Past and future – one story came to an end yesterday, a story of great achievement that nevertheless ends, as it must, in grieving.
The larger history, for better and worse, goes on.
We have news and views on both.
Our Progressive Maryland family knows, no one better, that Maryland and progressive causes took a big hit yesterday morning with the passing of one of our champions, Rep. Elijah Cummings of Baltimore and Howard County’s 7th Congressional District.
The news aggregator Maryland Reporter did a signal public service this morning with a thorough roundup of coverage and responses from news organizations around the state about Cummings in its morning summary. It includes audio and video links as well as text, and the developing picture of a life well and effectively lived for the people of Maryland may well help work through the grief.
We'll just add what House Minority Leader Kevin McCarthy said of his caucus's several attempts to find a "tough" partisan to send to Cummings's oversight committee and contest him: “Every time someone was selected, they’d come back to be a very best friend of Elijah Cummings.”
And a way to shape the future, with access to information: Our allies at Color of Change have launched an interview podcast covering the critical 2020 presidential election.
Here’s their story: “The Voting While Black Podcast goes beyond the rhetoric to reveal what the presidential candidates really think about race. There have been tons of debates and forums on climate change, LGBTQ issues, and common-sense gun safety, and now it’s our time. This podcast is produced by and for us and hosted by Color Of Change PAC's spokesperson Rashad Robinson.”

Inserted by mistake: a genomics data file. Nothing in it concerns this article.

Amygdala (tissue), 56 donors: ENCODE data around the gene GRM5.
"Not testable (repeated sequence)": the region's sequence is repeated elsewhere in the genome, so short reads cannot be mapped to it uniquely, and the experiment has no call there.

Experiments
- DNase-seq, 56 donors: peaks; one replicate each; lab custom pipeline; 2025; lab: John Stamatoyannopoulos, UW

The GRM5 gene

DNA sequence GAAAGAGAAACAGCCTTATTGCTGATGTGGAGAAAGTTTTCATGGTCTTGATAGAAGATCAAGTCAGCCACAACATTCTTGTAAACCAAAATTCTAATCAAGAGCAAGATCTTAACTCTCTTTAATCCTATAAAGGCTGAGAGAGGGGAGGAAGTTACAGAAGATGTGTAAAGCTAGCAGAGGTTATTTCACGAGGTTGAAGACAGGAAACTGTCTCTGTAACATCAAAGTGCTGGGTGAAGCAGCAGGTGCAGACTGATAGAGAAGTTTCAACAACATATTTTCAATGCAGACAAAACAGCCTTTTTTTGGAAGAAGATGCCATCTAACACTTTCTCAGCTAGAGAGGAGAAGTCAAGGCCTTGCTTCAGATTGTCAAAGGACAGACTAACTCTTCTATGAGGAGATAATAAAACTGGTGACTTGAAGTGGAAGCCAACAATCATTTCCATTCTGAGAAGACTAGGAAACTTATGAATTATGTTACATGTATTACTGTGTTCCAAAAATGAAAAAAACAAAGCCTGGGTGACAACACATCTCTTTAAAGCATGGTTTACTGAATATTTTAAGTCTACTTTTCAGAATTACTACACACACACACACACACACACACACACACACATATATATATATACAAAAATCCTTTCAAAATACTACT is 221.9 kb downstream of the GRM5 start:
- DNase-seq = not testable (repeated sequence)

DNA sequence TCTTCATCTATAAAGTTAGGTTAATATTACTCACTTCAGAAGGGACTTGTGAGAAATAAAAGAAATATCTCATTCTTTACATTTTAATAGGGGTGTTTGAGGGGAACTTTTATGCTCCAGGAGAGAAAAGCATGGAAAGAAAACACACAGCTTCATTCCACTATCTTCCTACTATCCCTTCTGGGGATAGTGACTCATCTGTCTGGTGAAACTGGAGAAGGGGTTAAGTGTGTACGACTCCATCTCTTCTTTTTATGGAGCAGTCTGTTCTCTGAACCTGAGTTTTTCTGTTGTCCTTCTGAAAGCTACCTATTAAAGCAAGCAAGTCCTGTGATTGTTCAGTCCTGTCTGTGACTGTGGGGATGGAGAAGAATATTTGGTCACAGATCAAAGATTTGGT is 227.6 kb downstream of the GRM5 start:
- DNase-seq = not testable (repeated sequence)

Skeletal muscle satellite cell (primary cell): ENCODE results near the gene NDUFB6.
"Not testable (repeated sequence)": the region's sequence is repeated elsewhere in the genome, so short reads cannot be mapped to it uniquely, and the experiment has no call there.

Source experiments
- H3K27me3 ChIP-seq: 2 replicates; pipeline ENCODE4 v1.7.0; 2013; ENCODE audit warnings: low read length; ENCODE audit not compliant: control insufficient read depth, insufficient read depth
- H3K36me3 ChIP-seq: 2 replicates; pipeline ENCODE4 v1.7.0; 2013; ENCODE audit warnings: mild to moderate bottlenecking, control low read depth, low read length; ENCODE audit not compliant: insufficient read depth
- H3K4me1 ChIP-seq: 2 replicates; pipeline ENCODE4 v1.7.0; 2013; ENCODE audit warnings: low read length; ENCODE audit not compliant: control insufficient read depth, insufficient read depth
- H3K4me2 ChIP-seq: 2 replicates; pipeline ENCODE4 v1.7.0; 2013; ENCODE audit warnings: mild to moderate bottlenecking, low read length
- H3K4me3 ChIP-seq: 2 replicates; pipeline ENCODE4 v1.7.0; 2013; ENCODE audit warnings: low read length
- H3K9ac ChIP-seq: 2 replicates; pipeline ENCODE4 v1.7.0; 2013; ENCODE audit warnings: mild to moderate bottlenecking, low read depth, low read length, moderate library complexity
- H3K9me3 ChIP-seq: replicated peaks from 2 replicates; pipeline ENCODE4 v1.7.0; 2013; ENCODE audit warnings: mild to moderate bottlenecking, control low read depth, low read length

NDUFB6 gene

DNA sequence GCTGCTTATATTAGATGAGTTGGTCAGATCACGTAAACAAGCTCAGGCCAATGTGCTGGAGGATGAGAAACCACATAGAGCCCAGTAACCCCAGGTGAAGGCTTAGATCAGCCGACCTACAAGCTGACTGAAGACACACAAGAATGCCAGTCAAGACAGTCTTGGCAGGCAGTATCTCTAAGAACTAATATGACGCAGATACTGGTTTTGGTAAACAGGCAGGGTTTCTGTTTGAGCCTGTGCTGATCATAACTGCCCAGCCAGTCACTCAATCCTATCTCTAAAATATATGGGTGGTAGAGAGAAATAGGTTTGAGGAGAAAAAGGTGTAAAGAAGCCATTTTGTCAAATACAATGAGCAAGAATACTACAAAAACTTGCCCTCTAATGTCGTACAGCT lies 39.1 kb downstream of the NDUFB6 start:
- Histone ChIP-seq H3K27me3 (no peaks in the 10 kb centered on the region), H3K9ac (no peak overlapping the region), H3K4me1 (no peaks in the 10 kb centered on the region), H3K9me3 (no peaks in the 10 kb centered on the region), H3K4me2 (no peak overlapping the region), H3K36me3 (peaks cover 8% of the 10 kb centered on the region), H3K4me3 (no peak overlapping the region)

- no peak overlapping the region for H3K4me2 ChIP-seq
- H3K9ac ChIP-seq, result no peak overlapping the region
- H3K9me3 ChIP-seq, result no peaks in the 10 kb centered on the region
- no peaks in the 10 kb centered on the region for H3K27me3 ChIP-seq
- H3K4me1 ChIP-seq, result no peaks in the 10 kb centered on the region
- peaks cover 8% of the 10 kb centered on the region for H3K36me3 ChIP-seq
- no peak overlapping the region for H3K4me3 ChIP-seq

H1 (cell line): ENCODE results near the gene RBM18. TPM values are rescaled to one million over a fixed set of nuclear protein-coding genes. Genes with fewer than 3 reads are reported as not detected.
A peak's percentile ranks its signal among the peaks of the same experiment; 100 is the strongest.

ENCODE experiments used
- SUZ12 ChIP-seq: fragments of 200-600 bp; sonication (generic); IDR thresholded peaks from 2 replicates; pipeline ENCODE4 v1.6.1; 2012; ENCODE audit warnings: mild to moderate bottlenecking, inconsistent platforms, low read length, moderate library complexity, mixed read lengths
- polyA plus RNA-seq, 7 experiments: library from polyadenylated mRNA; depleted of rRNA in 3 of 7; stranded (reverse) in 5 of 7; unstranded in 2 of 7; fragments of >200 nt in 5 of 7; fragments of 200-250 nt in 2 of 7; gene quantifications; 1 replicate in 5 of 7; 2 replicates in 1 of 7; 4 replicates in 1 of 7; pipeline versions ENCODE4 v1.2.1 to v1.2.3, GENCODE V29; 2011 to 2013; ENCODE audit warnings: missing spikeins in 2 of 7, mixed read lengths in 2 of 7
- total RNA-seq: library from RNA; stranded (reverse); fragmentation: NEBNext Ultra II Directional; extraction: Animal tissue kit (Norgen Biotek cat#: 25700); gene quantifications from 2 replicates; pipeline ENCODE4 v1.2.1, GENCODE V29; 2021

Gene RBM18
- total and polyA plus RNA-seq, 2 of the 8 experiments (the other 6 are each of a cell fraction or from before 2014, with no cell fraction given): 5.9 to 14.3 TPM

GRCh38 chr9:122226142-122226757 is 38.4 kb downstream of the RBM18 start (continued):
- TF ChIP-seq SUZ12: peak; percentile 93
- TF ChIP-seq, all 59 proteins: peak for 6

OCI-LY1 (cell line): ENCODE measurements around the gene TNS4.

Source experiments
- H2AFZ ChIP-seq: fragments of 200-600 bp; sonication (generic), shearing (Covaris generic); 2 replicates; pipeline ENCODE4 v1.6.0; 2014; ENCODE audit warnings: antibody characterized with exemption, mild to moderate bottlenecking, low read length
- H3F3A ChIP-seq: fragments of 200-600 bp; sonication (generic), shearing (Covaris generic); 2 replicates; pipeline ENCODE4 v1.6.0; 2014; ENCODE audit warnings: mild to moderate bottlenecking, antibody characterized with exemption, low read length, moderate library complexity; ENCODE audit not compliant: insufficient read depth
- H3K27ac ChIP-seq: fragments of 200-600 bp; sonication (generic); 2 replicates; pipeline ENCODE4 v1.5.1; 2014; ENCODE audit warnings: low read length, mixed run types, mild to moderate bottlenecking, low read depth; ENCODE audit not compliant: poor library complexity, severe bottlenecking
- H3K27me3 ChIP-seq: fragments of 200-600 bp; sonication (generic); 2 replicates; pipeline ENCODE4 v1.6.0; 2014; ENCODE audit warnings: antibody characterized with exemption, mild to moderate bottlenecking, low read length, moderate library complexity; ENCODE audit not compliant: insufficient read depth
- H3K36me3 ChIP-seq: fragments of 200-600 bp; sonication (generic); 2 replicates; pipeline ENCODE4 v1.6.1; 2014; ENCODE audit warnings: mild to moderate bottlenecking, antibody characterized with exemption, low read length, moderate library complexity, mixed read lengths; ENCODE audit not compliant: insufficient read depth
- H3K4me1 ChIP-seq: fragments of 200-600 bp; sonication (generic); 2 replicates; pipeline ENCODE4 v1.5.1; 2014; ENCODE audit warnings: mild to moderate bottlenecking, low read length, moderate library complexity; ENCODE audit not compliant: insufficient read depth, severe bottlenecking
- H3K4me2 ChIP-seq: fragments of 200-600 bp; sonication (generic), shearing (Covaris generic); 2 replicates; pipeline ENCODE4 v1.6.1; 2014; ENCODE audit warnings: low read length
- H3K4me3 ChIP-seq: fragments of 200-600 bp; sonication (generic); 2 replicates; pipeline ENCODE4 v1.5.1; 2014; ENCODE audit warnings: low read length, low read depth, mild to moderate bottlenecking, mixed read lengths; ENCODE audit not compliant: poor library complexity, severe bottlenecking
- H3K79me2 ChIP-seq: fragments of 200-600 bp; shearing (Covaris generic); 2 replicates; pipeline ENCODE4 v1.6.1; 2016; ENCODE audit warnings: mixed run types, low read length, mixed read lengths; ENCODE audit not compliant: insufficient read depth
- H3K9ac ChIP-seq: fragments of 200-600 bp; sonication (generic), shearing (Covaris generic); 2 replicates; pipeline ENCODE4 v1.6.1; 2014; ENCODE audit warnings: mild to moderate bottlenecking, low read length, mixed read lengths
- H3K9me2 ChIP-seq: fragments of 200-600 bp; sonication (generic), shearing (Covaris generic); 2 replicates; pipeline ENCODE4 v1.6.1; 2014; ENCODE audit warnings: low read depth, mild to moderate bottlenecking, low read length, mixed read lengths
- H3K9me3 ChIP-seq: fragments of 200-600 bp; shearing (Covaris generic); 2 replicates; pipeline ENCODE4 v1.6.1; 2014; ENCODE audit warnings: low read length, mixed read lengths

[Robinson has been a frequent interview guest on the PBS News Hour and other shows, we note].
“We’ve decided to interview the candidates because we need real, detailed answers about what they think about the issues that impact Black people— issues that are often ignored or glossed over on the national debate stage. We need the next president to take issues plaguing our community seriously like mass incarceration, police violence, reparations, voter suppression, health care, immigration, and reproductive rights.”